Yesterday I photographed our lunches, and then when I found myself wide awake at three this morning — because the chicks that my daughter bought yesterday and then put in the downstairs guestroom that’s directly below our room were cheep-eep-eeping so loudly that they woke me up and I had to get out of bed to fetch the noise machine from where it purrs in the hallway and plug it in next to my bed, right by my head, so I could drown out the shrill peeps, but then, of couse, all that activity only served to wake me up even more — I tried to write a post to go with those lunch photos. Because if I wasn’t going to sleep, I might as well do something useful.

But what, I thought to myself as I flopped about, tugging the covers up and then flinging them off, is there to say about lunch? Nothing really, except, I realized, I really like it. I like the eating, naturally, but I also like the word itself: lunch.

Say it: lunch. It’s a friendly word, don’t you think? Cozy and humble, and cheery. Satisfying, too, the way it ends with such firm unch-ness. And it rhymes with other agreeable words, like munch, bunch, and crunch, all which are related to lunch: I munch and crunch my way through a bunch of lunch. See?

But oh yes. The photos. Right.

My husband’s lunch….

two deviled eggs, chips and salsa, an apple and peanut butter, coffee 

He has never been one for packing a lunch. He does it, but he hates it. Lucky for him, the older he gets, the less he eats, so there’s less to pack.

Still, I don’t understand how he can pull off eight hours of hard physical labor on a couple eggs and an apple with peanut butter. I’d be flat on my face — doing his job, I’d be flat on my face even with a big lunch — but he says it’s enough, so whatever.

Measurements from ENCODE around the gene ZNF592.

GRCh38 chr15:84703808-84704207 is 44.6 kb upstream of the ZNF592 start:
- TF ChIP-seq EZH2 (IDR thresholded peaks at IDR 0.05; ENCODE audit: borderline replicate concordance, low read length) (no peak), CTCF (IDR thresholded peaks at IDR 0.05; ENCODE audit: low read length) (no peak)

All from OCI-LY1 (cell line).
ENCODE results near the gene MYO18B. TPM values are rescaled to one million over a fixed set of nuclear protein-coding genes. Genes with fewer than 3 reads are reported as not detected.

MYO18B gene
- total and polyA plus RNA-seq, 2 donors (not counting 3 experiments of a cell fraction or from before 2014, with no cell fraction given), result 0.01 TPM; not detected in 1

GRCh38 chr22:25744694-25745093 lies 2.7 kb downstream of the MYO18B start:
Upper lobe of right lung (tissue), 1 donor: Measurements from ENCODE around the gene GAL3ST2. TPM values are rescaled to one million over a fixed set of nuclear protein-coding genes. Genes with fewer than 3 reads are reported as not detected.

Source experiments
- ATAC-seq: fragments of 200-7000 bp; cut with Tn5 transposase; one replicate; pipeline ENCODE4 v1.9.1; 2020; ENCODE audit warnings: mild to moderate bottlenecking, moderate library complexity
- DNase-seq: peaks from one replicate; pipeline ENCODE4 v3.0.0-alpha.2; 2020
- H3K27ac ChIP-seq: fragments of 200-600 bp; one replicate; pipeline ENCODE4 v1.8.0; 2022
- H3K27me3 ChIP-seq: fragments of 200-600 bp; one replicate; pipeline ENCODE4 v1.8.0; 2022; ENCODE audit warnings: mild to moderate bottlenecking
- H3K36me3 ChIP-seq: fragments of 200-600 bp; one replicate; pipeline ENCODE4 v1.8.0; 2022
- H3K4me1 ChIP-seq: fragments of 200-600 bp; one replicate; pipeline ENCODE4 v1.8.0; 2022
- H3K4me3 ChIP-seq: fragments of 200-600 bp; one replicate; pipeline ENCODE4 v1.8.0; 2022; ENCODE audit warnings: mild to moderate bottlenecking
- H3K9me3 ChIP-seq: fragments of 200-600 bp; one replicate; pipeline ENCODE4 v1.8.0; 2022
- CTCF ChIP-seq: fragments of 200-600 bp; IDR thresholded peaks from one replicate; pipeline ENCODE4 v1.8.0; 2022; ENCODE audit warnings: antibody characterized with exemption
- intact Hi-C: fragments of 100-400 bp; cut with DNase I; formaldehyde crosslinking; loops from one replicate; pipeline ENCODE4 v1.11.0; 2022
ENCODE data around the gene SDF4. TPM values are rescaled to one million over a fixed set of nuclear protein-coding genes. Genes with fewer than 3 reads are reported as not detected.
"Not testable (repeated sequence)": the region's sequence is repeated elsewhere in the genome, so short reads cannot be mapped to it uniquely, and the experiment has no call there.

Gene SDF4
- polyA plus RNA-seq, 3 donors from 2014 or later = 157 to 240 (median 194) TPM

My younger son’s lunch….

my mom’s homemade yogurt, leftover steak, cheesy chips and salsa

I was going to heat up leftover brown rice and curry for our lunch, but then I just didn’t feel like dealing with the inevitable fussing (the kids aren’t curry fans), and we had plenty of other leftovers. Cobbled lunches are one of my favorite things about eating at home — I feel so virtuous, emptying container after container of leftovers.

My younger daughter’s lunch…

ramen, with a boiled egg and some leftover corn, and crackers

She couldn’t finish it, so my younger son ate the rest of it.

(My older daughter was at school, so I didn’t photograph what she ate. I think she took some chips, though, and a couple granola bars. And when I went to Costco yesterday, she sent along money so I’d buy her a large pepperoni pizza that she then divided up and stuck in the freezer for her future lunches.)

In my Sunday school class on the climate crisis, there’s a lot of talk about how reducing food waste is one of the biggest ways that we can fight climate change. (Of the dozens and dozens of ways that we can cut back on carbon emissions, guess what’s the number one way. Transportation? Netzero building? Recycling? Walkable cities? Nope — refrigerants!)